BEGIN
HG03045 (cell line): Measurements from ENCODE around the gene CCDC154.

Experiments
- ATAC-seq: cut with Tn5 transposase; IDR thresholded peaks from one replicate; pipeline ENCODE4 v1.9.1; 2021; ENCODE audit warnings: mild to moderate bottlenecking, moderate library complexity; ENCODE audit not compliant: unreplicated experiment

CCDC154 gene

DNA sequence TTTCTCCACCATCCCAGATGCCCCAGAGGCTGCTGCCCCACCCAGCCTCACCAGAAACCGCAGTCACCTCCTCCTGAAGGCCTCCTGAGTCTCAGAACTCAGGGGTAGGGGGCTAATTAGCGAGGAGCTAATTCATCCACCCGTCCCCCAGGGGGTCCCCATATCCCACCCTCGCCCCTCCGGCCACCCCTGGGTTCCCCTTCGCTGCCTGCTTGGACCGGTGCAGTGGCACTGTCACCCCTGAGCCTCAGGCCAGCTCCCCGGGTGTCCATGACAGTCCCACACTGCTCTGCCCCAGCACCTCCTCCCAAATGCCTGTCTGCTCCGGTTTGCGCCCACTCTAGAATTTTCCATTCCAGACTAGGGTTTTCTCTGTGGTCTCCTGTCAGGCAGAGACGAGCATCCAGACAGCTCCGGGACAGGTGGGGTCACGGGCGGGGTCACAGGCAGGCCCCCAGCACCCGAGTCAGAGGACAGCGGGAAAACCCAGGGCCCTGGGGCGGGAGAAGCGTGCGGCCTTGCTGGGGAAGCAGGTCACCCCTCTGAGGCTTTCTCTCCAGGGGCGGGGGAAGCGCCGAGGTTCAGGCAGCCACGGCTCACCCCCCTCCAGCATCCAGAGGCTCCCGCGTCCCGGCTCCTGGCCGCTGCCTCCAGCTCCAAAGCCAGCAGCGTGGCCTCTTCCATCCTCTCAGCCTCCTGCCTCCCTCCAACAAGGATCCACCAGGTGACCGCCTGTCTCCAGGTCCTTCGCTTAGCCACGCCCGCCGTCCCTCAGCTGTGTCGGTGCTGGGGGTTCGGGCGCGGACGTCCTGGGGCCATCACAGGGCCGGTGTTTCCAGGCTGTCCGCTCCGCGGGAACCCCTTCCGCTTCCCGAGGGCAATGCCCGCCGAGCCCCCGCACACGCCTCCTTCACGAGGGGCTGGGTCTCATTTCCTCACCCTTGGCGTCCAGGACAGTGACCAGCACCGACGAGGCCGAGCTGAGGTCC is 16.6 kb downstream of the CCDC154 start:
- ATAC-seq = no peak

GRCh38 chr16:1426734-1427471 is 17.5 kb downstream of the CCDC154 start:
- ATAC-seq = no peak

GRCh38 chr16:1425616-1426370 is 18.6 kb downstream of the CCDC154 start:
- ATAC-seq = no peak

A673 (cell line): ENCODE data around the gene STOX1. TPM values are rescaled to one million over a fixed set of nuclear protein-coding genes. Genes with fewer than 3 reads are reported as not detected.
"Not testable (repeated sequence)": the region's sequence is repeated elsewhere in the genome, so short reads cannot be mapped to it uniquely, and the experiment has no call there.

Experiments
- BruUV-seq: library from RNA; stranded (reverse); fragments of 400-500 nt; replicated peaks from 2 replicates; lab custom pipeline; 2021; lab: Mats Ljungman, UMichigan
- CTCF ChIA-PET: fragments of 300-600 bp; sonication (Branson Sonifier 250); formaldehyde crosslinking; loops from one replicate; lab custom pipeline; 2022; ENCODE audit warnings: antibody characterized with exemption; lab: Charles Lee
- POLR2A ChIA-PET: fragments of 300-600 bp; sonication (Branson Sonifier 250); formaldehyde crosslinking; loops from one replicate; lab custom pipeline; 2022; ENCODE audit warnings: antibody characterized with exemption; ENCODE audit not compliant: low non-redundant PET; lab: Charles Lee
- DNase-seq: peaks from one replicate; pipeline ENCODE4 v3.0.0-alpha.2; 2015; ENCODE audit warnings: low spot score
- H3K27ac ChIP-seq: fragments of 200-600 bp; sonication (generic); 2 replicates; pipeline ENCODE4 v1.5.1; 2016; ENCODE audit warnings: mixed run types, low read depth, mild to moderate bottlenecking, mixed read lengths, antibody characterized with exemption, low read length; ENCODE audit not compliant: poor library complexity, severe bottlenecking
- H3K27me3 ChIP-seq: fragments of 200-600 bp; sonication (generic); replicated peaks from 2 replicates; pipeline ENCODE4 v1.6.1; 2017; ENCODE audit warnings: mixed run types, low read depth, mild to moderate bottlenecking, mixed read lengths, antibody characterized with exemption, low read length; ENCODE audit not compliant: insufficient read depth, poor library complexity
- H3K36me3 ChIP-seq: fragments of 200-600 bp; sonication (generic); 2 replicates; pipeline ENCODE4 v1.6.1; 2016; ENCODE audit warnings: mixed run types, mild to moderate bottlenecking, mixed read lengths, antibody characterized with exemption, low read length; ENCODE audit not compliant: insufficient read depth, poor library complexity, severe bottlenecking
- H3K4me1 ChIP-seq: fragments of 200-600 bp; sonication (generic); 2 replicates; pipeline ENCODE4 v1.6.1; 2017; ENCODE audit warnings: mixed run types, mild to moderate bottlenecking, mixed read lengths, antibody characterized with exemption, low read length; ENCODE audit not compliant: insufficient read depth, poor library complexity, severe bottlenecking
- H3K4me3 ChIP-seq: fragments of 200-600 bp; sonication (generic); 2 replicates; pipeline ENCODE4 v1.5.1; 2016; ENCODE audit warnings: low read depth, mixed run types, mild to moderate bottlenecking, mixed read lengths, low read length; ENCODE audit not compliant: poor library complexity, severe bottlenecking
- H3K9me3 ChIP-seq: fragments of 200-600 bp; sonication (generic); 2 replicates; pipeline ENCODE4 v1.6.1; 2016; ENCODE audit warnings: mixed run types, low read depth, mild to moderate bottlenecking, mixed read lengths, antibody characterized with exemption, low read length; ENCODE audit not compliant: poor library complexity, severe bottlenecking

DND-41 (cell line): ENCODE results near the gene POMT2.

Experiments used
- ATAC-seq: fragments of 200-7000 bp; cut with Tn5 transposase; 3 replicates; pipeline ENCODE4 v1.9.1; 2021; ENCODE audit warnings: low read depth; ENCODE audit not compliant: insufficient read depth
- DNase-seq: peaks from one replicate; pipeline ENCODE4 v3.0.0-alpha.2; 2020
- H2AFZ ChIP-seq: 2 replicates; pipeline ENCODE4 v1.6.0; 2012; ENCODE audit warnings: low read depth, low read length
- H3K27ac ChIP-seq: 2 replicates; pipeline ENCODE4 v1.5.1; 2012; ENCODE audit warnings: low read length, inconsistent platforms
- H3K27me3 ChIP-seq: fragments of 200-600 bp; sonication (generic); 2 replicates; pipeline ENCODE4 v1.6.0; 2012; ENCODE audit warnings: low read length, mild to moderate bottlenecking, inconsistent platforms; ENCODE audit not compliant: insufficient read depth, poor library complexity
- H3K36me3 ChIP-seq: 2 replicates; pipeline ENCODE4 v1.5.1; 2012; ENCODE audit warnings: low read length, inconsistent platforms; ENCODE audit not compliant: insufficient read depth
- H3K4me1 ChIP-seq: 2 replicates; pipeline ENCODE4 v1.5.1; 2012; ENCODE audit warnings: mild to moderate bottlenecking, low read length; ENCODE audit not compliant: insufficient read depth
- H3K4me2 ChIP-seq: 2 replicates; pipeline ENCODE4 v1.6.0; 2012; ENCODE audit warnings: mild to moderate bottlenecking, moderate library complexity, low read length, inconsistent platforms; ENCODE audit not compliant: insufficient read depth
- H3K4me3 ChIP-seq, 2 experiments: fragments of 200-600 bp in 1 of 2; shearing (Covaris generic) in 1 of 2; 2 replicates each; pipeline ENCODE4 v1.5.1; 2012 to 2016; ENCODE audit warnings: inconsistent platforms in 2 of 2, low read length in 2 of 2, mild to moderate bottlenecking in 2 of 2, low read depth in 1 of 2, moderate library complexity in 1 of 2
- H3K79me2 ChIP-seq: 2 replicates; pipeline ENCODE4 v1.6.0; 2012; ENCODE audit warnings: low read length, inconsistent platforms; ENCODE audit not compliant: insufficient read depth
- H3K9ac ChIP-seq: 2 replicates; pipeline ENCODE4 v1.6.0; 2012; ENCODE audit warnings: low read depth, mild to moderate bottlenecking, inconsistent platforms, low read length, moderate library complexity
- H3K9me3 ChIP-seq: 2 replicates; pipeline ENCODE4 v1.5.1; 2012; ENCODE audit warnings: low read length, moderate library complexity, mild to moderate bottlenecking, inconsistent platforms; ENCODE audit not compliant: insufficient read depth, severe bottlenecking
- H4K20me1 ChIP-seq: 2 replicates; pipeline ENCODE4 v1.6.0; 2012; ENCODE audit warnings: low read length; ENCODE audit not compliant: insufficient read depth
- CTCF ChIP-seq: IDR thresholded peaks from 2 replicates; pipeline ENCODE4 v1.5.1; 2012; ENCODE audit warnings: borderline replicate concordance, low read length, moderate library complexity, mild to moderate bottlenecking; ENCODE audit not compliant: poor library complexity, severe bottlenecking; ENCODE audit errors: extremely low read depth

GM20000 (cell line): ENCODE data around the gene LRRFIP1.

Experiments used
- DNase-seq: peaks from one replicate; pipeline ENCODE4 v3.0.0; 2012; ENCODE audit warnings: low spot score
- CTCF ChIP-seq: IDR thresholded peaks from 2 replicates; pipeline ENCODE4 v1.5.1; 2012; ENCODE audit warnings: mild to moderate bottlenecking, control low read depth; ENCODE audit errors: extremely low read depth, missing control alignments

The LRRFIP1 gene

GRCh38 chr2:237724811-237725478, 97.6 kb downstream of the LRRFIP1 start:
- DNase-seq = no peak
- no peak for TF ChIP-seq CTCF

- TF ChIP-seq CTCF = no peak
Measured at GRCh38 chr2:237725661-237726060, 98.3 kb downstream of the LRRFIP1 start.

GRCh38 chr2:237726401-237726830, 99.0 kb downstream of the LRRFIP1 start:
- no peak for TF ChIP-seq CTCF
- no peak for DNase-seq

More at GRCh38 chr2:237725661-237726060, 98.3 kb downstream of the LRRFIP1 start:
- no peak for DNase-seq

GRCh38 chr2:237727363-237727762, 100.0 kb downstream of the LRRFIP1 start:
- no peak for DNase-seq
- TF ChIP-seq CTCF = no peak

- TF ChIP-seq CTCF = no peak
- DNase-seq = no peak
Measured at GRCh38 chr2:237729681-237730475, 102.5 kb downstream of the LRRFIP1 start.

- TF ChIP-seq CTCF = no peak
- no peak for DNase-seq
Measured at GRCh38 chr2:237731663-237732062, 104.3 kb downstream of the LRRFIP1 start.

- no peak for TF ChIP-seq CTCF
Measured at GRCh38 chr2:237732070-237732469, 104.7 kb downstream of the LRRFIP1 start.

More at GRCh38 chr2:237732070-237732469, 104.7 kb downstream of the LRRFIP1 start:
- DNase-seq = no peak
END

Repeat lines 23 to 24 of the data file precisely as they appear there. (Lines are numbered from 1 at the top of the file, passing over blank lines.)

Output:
- H3K9me3 ChIP-seq: fragments of 200-600 bp; sonication (generic); 2 replicates; pipeline ENCODE4 v1.6.1; 2016; ENCODE audit warnings: mixed run types, low read depth, mild to moderate bottlenecking, mixed read lengths, antibody characterized with exemption, low read length; ENCODE audit not compliant: poor library complexity, severe bottlenecking

DND-41 (cell line): ENCODE results near the gene POMT2.